There's a couple ways today's image could have been made. One would be to zoom in closer, turn the camera to vertical, take three or four shots and stitch a panorama. The advantage to this method is greater detail. You're zoomed in, so the leaves on the trees become a larger piece to each of the images. If you're using Adobe Photoshop CS5 (or CS4), or Adobe Photoshop Elements 10 (or 9) you have excellent stitching ability. It's basically a pushbutton function. You just say, take this, this and this image. Click on Auto and let CS5 do all the hard work. Aligning the images, blending the details and smoothing out any color differences. If there's any vignetting, CS5 will take care of that. If there's tonal changes from the left image to the right image (as in a wide sweep that takes in a large arc of the sky) CS5 will figure out the optimum balance across the scene. But, that's not how today's image was done. It's an "old fashioned" pano. It's one shot that had too much information. Other than showing where the water was going, the bottom portion of the original added nothing to the interest in the image. The top suffered from the same malady. Once you know there are trees in the shot, you really don't have to show the tops. Up at the tree tops the sky was pretty bland, so why include it. The human mind can figure out that somewhere the trees stop. You don't have to hit a person over the head and point that out. In the "as taken" image the stream was dead center. Booorrring. So the image was cropped in from the right. There was nothing wrong with the right side, it's just that it didn't "help" the image. Once the image was hacked down to its current size it got a new twist on an old workflow. TO fine out what's changed, hit the "Read More"
I've been playing around with Adobe Photoshop Lightroom 4 Beta and I really like it. The sliders really do things this time around. It sort of goes back to the old saying about "you don't know what you've got 'til it's gone", or, in this case, 'til something better comes along.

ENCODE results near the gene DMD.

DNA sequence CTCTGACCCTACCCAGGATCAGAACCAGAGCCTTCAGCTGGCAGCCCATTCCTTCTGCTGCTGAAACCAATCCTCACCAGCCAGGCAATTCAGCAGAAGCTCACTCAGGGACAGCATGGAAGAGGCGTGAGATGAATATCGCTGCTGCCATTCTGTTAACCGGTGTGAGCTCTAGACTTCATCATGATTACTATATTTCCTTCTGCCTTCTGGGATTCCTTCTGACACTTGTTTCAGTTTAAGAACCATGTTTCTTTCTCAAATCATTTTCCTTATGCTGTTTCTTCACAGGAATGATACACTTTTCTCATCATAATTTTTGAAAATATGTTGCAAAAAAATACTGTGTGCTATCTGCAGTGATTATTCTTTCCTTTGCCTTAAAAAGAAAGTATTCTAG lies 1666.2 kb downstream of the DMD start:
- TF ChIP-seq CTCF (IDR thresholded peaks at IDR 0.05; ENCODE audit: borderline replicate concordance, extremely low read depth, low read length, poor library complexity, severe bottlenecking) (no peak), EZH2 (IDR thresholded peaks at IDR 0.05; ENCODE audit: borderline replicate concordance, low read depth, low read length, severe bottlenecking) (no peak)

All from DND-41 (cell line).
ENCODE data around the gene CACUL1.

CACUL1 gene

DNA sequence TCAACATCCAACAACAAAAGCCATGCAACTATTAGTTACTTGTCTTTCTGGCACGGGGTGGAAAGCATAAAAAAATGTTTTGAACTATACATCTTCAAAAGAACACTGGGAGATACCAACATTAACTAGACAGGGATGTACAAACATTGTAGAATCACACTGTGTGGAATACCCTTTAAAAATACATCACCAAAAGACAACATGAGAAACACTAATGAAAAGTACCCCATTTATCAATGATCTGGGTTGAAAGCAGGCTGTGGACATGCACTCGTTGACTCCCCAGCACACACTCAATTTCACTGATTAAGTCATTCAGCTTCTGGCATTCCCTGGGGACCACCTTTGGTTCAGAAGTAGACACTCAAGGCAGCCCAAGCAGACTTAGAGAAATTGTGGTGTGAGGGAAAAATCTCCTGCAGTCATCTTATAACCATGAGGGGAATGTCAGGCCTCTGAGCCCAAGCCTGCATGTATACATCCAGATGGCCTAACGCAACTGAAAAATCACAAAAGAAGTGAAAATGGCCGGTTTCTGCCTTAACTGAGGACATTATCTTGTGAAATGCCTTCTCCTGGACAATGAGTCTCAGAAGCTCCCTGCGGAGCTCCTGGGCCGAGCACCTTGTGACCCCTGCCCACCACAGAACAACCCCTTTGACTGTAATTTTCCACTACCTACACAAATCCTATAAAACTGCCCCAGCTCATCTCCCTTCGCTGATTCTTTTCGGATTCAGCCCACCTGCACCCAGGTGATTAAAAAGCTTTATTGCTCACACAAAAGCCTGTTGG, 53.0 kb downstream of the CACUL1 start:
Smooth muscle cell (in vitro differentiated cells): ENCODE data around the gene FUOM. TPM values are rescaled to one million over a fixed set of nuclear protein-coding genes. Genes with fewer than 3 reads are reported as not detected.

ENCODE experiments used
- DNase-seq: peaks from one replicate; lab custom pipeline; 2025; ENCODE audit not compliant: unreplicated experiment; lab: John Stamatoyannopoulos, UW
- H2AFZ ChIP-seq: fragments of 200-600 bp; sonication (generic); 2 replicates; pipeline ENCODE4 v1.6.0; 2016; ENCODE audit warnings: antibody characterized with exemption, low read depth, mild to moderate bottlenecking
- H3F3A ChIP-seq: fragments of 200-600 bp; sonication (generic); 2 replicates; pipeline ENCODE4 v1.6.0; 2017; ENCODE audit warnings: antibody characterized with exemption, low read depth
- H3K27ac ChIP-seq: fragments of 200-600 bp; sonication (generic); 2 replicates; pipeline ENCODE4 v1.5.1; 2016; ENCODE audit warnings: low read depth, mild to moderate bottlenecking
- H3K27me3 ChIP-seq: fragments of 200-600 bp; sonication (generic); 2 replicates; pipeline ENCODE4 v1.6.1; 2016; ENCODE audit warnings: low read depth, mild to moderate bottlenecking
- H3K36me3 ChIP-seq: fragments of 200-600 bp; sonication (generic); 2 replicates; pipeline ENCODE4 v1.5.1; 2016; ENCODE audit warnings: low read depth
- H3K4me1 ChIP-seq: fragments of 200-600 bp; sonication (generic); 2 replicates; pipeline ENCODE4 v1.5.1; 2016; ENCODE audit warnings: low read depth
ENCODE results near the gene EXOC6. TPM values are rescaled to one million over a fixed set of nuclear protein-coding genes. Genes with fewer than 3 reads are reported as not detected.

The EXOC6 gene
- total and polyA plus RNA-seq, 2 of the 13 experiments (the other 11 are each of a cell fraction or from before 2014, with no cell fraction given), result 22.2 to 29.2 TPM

I wasn't getting enough punch in LR4, so the image took a short (timewise) trip over to CS5 to boost the colors. Using individual (Red, Yellow, Green, Cyan, Blue, and Magenta) Hue/Saturation Adjustment Layers the colors were cranked up. I haven't explained how I use the Hue/Saturation Adjustment Layers lately, so here's a quick run through. I take a H/S Adjustment Layer and rather than messing with the Master adjustment, I'll click the dropdown and pick Red. Then I'll pull the Saturation Slider all the way to 100%. This typically (always) results in garish reds on anything having the slightest bit of red in it. I'll highlight the 100% number and then back the amount down (holding the Shift Key) to the point where the neon is gone and the reds are at the fullest. Holding down the Shift Key brings the amount down in increments of 10 points per tap of the Down Arrow Key (or click of the scroll wheel on your mouse). Moving the Slider from 67 to 66 does nothing (visible), but going from 70 to 60 will make a difference.
In today's image the left and right sides on the stream needed different amounts of Red Saturation, so two H/S Adjustment Layers were employed using Red. The advantage of using individual H/S Adjustment Layers is being able to apply Masks to specific colors in specific spots on the image. You could select each color using one Adjustment Layer, but then you only have one Mask to work with. Having a Mask for each color is a distinct advantage. The Masks can be anything you'd like to use. In today's image, on the Red 1 Adj. Layer a Gradient was used to Mask off the entire left side of Red H/S Adj. Layer one. Use whatever works.